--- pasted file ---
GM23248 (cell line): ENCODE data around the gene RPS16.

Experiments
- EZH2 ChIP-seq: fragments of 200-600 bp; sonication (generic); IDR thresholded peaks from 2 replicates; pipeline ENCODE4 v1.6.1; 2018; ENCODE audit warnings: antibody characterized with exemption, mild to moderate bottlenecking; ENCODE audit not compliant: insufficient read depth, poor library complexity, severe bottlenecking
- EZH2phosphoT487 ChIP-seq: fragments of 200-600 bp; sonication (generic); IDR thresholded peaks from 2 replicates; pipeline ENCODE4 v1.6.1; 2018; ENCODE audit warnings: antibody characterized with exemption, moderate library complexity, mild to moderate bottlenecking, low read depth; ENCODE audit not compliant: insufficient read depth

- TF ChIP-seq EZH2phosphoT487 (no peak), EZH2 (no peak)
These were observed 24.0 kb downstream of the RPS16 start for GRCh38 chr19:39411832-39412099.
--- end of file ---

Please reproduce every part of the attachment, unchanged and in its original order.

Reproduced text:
GM23248 (cell line): ENCODE data around the gene RPS16.

Experiments
- EZH2 ChIP-seq: fragments of 200-600 bp; sonication (generic); IDR thresholded peaks from 2 replicates; pipeline ENCODE4 v1.6.1; 2018; ENCODE audit warnings: antibody characterized with exemption, mild to moderate bottlenecking; ENCODE audit not compliant: insufficient read depth, poor library complexity, severe bottlenecking
- EZH2phosphoT487 ChIP-seq: fragments of 200-600 bp; sonication (generic); IDR thresholded peaks from 2 replicates; pipeline ENCODE4 v1.6.1; 2018; ENCODE audit warnings: antibody characterized with exemption, moderate library complexity, mild to moderate bottlenecking, low read depth; ENCODE audit not compliant: insufficient read depth

- TF ChIP-seq EZH2phosphoT487 (no peak), EZH2 (no peak)
These were observed 24.0 kb downstream of the RPS16 start for GRCh38 chr19:39411832-39412099.